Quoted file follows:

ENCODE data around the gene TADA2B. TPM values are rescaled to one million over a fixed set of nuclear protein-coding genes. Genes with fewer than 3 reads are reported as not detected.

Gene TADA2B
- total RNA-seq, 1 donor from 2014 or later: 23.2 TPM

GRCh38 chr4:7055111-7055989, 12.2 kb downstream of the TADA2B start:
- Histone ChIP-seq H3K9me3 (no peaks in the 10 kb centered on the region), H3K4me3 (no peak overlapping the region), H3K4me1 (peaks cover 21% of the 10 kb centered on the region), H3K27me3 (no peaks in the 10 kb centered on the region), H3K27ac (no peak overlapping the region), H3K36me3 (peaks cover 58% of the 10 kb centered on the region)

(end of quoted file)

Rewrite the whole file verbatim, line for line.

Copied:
ENCODE data around the gene TADA2B. TPM values are rescaled to one million over a fixed set of nuclear protein-coding genes. Genes with fewer than 3 reads are reported as not detected.

Gene TADA2B
- total RNA-seq, 1 donor from 2014 or later: 23.2 TPM

GRCh38 chr4:7055111-7055989, 12.2 kb downstream of the TADA2B start:
- Histone ChIP-seq H3K9me3 (no peaks in the 10 kb centered on the region), H3K4me3 (no peak overlapping the region), H3K4me1 (peaks cover 21% of the 10 kb centered on the region), H3K27me3 (no peaks in the 10 kb centered on the region), H3K27ac (no peak overlapping the region), H3K36me3 (peaks cover 58% of the 10 kb centered on the region)